Our research program focuses on the behavior of small molecules within biological systems. With clues from nature, we aim to develop compounds as specific modulators of cell signaling events and as tools for a community.
Initially, our synthetic achievements will support the exploration of post-translational protein-arginine modifications and its consequences. The recent implication of these events in a number of disease states (multiple sclerosis, rheumatoid arthritis, glaucoma and tumorogenesis) encourages the preparation of biological tools and therapeutic leads.
Insight into the mechanism of action of natural products will inspire the development of new synthetic methodology and fragment based small molecule collections. In part, these advances will access natural product families which exhibit a wide range of biological activities. The efficient construction of these skeletons will allow us to investigate the evolutionary conservation of their biosynthesis by their contribution to the national screening infrastructure.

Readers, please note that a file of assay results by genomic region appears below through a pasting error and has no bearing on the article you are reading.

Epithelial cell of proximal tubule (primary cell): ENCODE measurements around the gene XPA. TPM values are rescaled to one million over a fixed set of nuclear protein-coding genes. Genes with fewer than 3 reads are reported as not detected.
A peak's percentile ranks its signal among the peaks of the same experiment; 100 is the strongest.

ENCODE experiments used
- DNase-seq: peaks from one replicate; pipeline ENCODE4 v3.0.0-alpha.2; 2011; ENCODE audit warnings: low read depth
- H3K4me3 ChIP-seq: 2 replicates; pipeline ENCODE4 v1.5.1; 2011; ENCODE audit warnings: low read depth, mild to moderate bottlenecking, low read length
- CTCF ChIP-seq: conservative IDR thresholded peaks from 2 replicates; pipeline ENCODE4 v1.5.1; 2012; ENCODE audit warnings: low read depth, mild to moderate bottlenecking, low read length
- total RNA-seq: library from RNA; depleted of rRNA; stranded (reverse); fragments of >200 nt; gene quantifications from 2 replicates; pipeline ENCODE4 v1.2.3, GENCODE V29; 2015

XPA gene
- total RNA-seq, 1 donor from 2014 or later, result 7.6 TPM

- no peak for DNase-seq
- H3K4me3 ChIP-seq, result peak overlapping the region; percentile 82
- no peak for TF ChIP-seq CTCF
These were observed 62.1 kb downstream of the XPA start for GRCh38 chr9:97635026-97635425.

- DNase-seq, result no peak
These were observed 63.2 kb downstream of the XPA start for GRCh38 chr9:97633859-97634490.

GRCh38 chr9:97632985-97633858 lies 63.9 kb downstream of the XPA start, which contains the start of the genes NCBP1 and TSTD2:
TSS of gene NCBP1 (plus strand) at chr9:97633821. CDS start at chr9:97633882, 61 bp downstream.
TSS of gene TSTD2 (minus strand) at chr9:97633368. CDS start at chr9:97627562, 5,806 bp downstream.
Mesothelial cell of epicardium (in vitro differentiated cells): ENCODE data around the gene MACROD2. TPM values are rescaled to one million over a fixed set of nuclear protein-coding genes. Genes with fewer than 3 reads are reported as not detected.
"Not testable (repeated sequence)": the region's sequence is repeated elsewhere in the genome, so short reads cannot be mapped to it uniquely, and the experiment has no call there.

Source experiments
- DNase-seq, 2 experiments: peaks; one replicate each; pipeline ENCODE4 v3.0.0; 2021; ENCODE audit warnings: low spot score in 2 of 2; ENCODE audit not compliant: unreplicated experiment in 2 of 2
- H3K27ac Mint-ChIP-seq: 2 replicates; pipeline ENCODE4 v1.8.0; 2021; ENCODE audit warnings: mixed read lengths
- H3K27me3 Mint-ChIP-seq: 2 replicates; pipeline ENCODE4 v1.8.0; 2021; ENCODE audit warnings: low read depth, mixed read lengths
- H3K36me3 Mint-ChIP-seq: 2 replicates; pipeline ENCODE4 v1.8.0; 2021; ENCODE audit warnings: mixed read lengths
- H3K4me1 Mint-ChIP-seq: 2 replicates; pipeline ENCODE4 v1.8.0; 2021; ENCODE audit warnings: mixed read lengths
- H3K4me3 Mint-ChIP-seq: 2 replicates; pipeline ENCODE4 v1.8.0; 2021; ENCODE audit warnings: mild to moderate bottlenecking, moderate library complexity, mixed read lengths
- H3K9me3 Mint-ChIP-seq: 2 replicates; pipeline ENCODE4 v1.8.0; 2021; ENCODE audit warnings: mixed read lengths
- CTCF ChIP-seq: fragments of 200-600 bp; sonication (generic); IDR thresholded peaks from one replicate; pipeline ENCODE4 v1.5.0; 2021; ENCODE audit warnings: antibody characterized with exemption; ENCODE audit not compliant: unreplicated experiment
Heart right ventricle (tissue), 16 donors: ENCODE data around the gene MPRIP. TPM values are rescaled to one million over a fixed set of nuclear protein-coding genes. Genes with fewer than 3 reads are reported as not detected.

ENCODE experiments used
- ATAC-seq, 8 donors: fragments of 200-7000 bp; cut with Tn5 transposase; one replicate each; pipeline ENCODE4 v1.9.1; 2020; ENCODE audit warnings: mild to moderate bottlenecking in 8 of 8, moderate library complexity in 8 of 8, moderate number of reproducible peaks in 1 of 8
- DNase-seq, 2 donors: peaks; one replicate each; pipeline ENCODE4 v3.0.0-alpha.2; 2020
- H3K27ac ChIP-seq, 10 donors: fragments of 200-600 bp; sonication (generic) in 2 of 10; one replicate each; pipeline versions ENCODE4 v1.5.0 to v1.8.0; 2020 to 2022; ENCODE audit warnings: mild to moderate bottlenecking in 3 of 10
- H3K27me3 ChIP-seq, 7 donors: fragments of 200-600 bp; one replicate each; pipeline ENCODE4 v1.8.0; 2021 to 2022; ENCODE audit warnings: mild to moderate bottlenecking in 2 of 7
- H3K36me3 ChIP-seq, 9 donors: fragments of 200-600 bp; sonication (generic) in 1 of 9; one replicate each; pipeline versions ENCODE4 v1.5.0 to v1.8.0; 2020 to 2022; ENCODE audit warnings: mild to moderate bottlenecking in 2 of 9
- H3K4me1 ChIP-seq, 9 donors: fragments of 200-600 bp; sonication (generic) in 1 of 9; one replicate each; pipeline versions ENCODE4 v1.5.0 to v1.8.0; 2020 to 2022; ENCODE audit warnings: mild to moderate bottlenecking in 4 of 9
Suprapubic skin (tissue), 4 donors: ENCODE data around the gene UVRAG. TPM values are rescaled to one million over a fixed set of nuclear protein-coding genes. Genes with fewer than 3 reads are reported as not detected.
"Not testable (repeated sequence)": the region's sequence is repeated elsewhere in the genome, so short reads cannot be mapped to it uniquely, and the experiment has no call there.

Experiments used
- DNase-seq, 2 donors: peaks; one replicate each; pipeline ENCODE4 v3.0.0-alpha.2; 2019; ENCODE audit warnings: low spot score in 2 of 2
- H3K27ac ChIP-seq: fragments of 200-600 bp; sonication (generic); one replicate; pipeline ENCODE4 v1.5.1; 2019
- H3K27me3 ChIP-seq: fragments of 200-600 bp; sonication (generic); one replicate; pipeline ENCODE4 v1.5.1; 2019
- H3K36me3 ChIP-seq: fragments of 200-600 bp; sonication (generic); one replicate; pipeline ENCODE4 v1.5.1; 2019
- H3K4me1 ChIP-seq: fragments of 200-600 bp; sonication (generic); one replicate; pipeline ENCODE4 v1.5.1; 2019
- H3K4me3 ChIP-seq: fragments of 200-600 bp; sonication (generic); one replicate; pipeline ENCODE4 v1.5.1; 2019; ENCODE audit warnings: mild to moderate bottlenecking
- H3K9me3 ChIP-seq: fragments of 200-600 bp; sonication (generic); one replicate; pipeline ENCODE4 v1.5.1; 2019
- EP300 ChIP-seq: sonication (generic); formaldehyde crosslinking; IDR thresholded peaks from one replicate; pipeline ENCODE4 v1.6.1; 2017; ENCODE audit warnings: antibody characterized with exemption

We are also developing antibiotic collections for the inhibition of prokaryotic protein synthesis. Molecules with purported rRNA binding interactions that are uncharacterized or non-overlapping with known sites of resistance will be targeted to advance our understanding of RNA’s binding topology.